The existence and the subsequent prominence of Priessnitz Medical Spa plc is something for which the spa is deeply indebted to Vincenz Priessnitz. It was he who devised the model upon which dozens of hydrotherapy institutions across Europe were based. Born on 4 October 1799, in the small settlement of Gräfenberg, 2 km from Fryvaldov (Jeseník), he was the sixth child of a peasant farmer, Jan Frantisek Priessnitz, and his wife Marie Terezie Eva.
Forced to take over their smallholding after the death of his father, Vincenz Priessnitz, who was just 12 years of age at the time, found he had no time left for school. Therefore, his education was shaped by nature, of which he was an avid observer. He encountered the wonders of water through watching a wounded deer heal its hoof by bathing it in a small forest spring. As an individual, Priessnitz possessed intuition, as well as extraordinary powers of observation and memory. Furthermore, he was able to put his ideas into practice at the right time and place.
In fact, the first time his theories on the healing effects of cold water were put to the test was on himself. When 16 years old, he fell under a fully loaded horse-drawn carriage and the wheels ran over his chest. A surgeon was called and stated the injury was fatal; at best, the young man looked as if he would remain crippled. Vincenz, however, staked everything on water. Although his treatment lasted a year, Vincenz ultimately recovered. Reports of this ‘miracle’ quickly spread, initially attracting locals to Gräfenberg, but soon others from further afield started to ask for help. Priessnitz was not one to refuse aid - he healed dislocated arms and legs, blood clots and fractures, and later even rheumatism, gout, chronic constipation, and liver and stomach illnesses. As a consequence, talk of his new method of treatment and its results entered the world’s stage.
The ‘Water Doctor’ of the Jeseniky mountains, as he was dubbed, had an ever increasing number of supporters, but he also created enemies amongst surgeons and those eyeing his success enviously. Nevertheless, in 1822, his house was completely refurbished, which had originally been a wooden building. Transformed into a stone structure, it boasted more space and rooms especially designed for healing, making it the world’s first hydrotherapy institute. Detractors, in the form of physicians of the time, launched a frenzied campaign against this layman and his ‘unscientific’ methods, with legal actions being submitted against the treatment. In order to straighten the situation out, one which was proving very tricky for Vincenz Priessnitz, the Württemberg government decided to establish in their country a sanatorium adhering to the Priessnitz model, requesting testimonials from the royal court in Vienna. Based on these, a license to operate the spa on a permanent basis was finally issued in 1838.
The very same year, Priessnitz began to construct a spacious new therapy building. The year 1839 was the undisputed peak of the spa’s operation during Priessnitz’s time, with over 1,500 patients seeking treatment at Gräfenberg. Indeed, even 120 physicians from throughout Europe came to the facility to study Priessnitz’s methods, who then returned home to set up hydrotherapy spas that followed these principles.
Later development of the spa
After the death of Priessnitz, Dr Josef Schindler (1814-1890) became, at the request of Priessnitz's widow Zofie, a worthy successor to his predecessor. An excellent physician, Schindler owned a hydrotherapy institute that adhered to Priessnitz's methodology in Potocna in the Jizera Mountains - the first Czech institute of its kind.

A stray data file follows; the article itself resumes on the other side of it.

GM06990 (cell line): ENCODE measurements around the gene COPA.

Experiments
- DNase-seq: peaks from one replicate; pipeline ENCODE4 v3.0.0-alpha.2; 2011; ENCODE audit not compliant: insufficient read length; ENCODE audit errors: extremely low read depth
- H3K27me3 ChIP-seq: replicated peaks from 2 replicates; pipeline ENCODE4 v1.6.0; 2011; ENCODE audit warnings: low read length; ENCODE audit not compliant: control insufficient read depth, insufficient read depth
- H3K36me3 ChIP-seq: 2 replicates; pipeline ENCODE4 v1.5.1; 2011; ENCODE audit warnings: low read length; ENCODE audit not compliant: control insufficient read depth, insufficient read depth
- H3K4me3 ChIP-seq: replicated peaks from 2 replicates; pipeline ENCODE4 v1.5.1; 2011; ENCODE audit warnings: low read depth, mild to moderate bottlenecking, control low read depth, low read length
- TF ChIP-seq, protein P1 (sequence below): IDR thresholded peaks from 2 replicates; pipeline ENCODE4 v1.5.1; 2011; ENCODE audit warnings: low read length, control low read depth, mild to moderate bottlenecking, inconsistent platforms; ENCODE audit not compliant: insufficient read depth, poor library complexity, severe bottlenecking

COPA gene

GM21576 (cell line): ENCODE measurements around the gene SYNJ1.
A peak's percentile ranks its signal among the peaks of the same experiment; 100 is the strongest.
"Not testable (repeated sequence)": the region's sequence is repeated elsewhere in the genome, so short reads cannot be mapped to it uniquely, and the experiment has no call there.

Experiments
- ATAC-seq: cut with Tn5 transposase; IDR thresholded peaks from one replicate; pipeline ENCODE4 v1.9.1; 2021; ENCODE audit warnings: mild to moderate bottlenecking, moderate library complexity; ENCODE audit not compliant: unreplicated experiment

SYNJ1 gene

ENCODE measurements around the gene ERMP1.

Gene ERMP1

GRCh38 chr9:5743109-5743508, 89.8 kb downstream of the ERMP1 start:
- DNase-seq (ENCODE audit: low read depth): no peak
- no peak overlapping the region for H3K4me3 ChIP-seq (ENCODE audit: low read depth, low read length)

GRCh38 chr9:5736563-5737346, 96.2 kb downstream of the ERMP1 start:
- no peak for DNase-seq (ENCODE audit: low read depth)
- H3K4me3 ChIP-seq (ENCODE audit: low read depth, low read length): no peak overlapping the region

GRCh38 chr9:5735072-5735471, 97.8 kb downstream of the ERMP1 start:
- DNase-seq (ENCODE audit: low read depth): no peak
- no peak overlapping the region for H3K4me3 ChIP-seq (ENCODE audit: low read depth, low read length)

In 1853, he took over Gräfenberg, remaining the head of the spa for 38 years. As managing such a vast institute proved rather too much for one person, a board of spa trustees was set up that was led by Dr Schindler and four of Priessnitz's heirs. The original methods espoused by Priessnitz were supplemented with scientific knowledge and aspects of modern medicine, especially those concerning physiology and pathological anatomy. During the period of Dr Schindler’s charge, Gräfenberg witnessed yet more spa structures undergo development.
Gräfenberg attained global excellence under the leadership of chief surgeon Dr Josef Reinhold (1885-1947). A brilliant psychiatrist and psychologist, he managed to combine Priessnitz's heritage with the latest scientific advances. Dr Reinhold ushered in treatment of various neuroses, and under his management the institute evolved into a world-renowned psychiatric and neurological centre offering exceptional diagnostic and therapeutic procedures. At this time, it was namely wealthy clients that visited the spa, journeying from across Europe, whilst some came from as far as America and Canada. With the imminent advent of WWII, Dr Reinhold was forced to flee to Poland in 1938 due to racial issues, where he was later arrested and imprisoned in a concentration camp. Having miraculously survived this ordeal, he returned to Spa Jesenik in 1946, running the practice until his sudden death a year later.
Indeed, in the inter-war period, the spa’s facilities were used for the rehabilitation of wounded German soldiers, whilst some sections were later seized to house children from bombed German cities.
After 1945, the future of the spa looked uncertain. However, the staff at Gräfenberg gradually managed to maintain the spa’s activities, with treatment methods focusing on neuropsychiatric disorders and - to a lesser extent - on eliminating the consequences of poisoning by heavy metals, although the chief activities of the spa involved treating respiratory diseases. During the 1980s, an average of 8,000 patients per year underwent therapy at Jesenik.